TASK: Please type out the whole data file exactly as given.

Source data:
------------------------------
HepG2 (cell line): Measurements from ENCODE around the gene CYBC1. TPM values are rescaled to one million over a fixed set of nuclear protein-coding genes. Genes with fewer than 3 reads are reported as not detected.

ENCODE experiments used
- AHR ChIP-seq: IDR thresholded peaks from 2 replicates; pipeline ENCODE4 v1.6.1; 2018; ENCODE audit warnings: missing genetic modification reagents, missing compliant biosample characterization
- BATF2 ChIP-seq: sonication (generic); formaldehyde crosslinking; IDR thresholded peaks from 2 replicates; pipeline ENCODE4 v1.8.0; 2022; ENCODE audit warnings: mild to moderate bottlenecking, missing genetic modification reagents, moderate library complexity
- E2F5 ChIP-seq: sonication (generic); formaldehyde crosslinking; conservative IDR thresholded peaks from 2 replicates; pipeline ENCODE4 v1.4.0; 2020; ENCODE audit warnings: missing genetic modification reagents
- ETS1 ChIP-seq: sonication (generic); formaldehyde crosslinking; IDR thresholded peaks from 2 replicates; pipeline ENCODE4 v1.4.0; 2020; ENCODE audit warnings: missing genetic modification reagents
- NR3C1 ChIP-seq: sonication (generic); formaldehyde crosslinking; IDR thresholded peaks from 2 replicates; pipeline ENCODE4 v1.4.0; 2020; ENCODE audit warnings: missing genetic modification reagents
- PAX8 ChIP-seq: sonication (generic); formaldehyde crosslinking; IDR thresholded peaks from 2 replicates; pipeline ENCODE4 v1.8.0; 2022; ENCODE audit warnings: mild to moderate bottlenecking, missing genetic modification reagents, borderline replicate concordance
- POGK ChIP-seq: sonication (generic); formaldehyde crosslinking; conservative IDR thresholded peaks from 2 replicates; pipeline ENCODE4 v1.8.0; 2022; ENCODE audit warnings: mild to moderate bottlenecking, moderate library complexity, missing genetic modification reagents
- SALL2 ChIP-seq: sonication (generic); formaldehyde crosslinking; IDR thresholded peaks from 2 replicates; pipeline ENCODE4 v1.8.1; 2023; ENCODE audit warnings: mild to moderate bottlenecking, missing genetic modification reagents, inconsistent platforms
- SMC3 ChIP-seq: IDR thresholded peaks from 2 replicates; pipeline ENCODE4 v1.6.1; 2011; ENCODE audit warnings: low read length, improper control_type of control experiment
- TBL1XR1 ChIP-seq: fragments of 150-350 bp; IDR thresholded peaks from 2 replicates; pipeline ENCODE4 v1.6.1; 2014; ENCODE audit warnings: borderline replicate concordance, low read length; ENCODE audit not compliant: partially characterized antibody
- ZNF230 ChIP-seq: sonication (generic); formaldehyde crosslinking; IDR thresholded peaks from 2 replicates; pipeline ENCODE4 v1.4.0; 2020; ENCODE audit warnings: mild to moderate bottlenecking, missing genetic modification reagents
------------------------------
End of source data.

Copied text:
HepG2 (cell line): Measurements from ENCODE around the gene CYBC1. TPM values are rescaled to one million over a fixed set of nuclear protein-coding genes. Genes with fewer than 3 reads are reported as not detected.

ENCODE experiments used
- AHR ChIP-seq: IDR thresholded peaks from 2 replicates; pipeline ENCODE4 v1.6.1; 2018; ENCODE audit warnings: missing genetic modification reagents, missing compliant biosample characterization
- BATF2 ChIP-seq: sonication (generic); formaldehyde crosslinking; IDR thresholded peaks from 2 replicates; pipeline ENCODE4 v1.8.0; 2022; ENCODE audit warnings: mild to moderate bottlenecking, missing genetic modification reagents, moderate library complexity
- E2F5 ChIP-seq: sonication (generic); formaldehyde crosslinking; conservative IDR thresholded peaks from 2 replicates; pipeline ENCODE4 v1.4.0; 2020; ENCODE audit warnings: missing genetic modification reagents
- ETS1 ChIP-seq: sonication (generic); formaldehyde crosslinking; IDR thresholded peaks from 2 replicates; pipeline ENCODE4 v1.4.0; 2020; ENCODE audit warnings: missing genetic modification reagents
- NR3C1 ChIP-seq: sonication (generic); formaldehyde crosslinking; IDR thresholded peaks from 2 replicates; pipeline ENCODE4 v1.4.0; 2020; ENCODE audit warnings: missing genetic modification reagents
- PAX8 ChIP-seq: sonication (generic); formaldehyde crosslinking; IDR thresholded peaks from 2 replicates; pipeline ENCODE4 v1.8.0; 2022; ENCODE audit warnings: mild to moderate bottlenecking, missing genetic modification reagents, borderline replicate concordance
- POGK ChIP-seq: sonication (generic); formaldehyde crosslinking; conservative IDR thresholded peaks from 2 replicates; pipeline ENCODE4 v1.8.0; 2022; ENCODE audit warnings: mild to moderate bottlenecking, moderate library complexity, missing genetic modification reagents
- SALL2 ChIP-seq: sonication (generic); formaldehyde crosslinking; IDR thresholded peaks from 2 replicates; pipeline ENCODE4 v1.8.1; 2023; ENCODE audit warnings: mild to moderate bottlenecking, missing genetic modification reagents, inconsistent platforms
- SMC3 ChIP-seq: IDR thresholded peaks from 2 replicates; pipeline ENCODE4 v1.6.1; 2011; ENCODE audit warnings: low read length, improper control_type of control experiment
- TBL1XR1 ChIP-seq: fragments of 150-350 bp; IDR thresholded peaks from 2 replicates; pipeline ENCODE4 v1.6.1; 2014; ENCODE audit warnings: borderline replicate concordance, low read length; ENCODE audit not compliant: partially characterized antibody
- ZNF230 ChIP-seq: sonication (generic); formaldehyde crosslinking; IDR thresholded peaks from 2 replicates; pipeline ENCODE4 v1.4.0; 2020; ENCODE audit warnings: mild to moderate bottlenecking, missing genetic modification reagents